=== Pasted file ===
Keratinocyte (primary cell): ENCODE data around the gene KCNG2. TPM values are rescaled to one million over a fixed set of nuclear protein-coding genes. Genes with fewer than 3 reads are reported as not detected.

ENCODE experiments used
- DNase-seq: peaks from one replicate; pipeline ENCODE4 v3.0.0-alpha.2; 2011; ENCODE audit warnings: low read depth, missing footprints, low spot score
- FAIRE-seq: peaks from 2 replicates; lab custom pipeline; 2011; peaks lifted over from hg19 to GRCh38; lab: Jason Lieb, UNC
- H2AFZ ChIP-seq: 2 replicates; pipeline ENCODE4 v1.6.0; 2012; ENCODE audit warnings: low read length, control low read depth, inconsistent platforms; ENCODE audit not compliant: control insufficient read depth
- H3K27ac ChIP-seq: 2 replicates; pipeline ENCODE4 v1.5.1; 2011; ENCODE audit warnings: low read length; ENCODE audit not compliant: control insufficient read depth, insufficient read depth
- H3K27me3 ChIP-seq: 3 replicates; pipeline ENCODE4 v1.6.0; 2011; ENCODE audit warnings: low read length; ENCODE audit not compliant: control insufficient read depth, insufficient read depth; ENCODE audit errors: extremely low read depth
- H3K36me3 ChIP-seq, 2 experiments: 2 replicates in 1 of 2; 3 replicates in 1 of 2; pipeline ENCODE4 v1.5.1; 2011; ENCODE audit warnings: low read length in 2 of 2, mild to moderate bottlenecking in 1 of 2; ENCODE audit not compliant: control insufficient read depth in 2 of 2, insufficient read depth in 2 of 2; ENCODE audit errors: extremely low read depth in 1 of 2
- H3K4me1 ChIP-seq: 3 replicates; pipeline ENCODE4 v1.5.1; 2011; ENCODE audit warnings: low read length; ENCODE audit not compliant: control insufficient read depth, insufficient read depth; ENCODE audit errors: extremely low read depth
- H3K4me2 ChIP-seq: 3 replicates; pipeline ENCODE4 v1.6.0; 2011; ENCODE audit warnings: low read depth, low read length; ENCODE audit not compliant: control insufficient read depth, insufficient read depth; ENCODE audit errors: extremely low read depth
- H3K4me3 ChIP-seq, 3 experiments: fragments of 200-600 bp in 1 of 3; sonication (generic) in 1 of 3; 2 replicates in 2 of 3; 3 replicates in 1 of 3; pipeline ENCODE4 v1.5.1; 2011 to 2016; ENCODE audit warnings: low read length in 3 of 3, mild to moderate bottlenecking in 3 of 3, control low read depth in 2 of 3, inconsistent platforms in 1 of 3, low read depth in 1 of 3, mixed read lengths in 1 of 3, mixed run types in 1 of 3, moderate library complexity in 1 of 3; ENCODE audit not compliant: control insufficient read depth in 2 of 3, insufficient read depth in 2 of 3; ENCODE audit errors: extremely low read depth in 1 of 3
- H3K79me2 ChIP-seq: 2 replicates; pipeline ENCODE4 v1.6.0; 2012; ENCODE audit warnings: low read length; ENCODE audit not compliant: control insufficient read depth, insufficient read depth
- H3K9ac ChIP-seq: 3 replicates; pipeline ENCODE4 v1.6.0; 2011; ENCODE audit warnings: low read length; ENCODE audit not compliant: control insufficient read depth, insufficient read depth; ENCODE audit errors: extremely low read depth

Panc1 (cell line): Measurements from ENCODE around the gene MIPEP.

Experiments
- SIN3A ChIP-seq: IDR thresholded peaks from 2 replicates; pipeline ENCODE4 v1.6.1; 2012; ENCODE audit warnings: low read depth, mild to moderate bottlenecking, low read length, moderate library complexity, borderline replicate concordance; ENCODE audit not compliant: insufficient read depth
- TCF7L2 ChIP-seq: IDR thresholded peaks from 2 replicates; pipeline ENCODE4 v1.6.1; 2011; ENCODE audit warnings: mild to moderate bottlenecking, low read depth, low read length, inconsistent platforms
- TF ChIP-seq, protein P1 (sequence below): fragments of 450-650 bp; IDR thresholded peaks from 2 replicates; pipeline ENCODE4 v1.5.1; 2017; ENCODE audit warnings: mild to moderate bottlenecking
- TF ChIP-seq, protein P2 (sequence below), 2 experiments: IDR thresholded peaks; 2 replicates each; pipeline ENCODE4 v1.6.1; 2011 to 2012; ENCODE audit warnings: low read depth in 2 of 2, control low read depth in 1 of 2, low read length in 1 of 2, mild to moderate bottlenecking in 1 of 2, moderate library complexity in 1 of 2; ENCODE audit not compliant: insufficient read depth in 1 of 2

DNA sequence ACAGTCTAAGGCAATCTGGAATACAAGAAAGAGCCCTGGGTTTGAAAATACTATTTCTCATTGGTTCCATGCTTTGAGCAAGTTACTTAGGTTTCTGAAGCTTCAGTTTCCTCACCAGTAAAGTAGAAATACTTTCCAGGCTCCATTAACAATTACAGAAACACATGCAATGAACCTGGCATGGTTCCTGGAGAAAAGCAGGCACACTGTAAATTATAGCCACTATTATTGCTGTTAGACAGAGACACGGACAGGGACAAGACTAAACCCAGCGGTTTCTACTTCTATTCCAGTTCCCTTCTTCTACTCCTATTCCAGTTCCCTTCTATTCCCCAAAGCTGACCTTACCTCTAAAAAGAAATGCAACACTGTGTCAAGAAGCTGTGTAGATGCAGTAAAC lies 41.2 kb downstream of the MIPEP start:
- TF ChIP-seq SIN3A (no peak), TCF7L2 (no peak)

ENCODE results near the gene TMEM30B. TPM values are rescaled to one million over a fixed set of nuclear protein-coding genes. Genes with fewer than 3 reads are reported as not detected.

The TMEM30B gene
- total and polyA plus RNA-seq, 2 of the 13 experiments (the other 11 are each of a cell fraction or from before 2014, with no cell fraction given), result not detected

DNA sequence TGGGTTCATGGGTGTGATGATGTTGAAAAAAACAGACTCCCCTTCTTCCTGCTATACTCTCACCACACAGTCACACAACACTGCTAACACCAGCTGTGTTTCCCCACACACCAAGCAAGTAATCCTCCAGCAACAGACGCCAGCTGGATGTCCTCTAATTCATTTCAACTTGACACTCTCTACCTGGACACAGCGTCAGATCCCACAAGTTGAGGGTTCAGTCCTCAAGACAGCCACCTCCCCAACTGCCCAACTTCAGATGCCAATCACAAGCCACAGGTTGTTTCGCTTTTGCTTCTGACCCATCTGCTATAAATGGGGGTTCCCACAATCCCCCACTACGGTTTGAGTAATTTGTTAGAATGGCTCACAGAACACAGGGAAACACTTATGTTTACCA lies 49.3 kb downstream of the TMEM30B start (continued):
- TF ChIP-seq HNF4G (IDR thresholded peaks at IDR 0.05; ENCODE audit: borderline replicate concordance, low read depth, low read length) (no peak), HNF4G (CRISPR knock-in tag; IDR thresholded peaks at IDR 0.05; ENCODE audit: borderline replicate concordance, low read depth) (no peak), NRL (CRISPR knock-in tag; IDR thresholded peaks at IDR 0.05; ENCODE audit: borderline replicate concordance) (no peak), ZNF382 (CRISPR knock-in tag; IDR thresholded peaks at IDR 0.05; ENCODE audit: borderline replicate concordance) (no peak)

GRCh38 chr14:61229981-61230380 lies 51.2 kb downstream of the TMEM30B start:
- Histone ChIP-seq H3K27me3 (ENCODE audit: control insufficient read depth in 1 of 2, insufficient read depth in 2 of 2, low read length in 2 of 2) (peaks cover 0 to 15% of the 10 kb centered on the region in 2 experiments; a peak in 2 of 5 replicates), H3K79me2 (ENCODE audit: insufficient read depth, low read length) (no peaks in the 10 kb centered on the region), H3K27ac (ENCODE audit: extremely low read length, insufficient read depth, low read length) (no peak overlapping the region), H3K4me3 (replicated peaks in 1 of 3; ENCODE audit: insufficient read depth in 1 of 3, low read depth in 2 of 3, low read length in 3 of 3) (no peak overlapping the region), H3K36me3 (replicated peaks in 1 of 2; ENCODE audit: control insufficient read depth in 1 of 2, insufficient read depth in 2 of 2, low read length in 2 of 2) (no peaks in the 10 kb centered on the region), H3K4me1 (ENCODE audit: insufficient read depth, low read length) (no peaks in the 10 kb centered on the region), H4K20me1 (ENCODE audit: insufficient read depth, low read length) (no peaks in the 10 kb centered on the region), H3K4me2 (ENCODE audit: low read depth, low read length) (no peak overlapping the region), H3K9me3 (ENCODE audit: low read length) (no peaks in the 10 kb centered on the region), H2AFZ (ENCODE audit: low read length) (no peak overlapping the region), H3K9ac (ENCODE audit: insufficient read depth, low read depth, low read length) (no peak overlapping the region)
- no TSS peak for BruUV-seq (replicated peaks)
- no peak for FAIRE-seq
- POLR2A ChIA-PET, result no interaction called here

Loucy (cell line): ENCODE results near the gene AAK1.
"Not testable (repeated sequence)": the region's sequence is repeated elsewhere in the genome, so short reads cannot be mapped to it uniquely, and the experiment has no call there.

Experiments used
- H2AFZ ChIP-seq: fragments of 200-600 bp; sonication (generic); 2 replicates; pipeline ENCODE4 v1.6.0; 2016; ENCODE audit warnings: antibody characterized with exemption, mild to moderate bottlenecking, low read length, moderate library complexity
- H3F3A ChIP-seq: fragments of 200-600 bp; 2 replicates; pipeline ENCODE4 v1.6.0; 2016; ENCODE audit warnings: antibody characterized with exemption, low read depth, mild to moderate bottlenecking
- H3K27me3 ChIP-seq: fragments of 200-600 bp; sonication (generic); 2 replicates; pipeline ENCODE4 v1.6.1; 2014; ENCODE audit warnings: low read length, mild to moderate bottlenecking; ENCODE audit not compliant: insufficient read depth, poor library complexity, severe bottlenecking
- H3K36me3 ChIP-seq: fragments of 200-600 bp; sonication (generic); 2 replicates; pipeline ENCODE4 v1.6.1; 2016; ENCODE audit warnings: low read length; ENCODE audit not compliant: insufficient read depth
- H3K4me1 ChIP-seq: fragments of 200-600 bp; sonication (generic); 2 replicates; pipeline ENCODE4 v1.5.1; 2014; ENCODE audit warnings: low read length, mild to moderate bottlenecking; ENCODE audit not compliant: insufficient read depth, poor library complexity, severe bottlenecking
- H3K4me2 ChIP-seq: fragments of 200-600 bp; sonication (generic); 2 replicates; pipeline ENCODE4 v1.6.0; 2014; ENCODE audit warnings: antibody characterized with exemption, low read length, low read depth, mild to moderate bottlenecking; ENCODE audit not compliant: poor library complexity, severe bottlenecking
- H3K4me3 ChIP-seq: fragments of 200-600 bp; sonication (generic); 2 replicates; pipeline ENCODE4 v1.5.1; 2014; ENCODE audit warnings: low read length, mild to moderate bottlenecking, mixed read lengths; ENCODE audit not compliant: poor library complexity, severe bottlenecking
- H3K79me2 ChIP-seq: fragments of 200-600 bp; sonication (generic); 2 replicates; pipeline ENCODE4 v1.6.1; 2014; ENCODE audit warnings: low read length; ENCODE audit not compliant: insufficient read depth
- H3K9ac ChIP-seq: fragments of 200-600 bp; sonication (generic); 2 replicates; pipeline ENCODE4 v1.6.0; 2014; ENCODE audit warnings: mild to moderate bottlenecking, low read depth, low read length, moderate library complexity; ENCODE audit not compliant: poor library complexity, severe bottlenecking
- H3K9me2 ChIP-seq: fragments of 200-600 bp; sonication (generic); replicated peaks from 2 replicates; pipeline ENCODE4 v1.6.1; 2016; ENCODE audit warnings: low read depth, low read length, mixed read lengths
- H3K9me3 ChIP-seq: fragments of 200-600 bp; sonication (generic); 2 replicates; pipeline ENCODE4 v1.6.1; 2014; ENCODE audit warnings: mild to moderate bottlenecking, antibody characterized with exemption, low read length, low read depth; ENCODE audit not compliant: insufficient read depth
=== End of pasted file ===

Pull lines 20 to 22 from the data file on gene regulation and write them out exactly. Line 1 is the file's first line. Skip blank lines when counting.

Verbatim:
DNA sequence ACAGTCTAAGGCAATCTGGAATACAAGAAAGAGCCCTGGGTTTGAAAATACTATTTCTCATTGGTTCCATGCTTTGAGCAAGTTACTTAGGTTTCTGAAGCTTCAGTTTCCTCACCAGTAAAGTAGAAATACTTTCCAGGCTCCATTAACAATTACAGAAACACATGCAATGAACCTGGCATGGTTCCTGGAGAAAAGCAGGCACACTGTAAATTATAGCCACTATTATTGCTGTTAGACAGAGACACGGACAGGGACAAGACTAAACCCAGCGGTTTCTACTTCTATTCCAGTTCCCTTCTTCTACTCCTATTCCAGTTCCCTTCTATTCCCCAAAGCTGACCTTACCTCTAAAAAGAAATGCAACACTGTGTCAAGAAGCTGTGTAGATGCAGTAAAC lies 41.2 kb downstream of the MIPEP start:
- TF ChIP-seq SIN3A (no peak), TCF7L2 (no peak)

ENCODE results near the gene TMEM30B. TPM values are rescaled to one million over a fixed set of nuclear protein-coding genes. Genes with fewer than 3 reads are reported as not detected.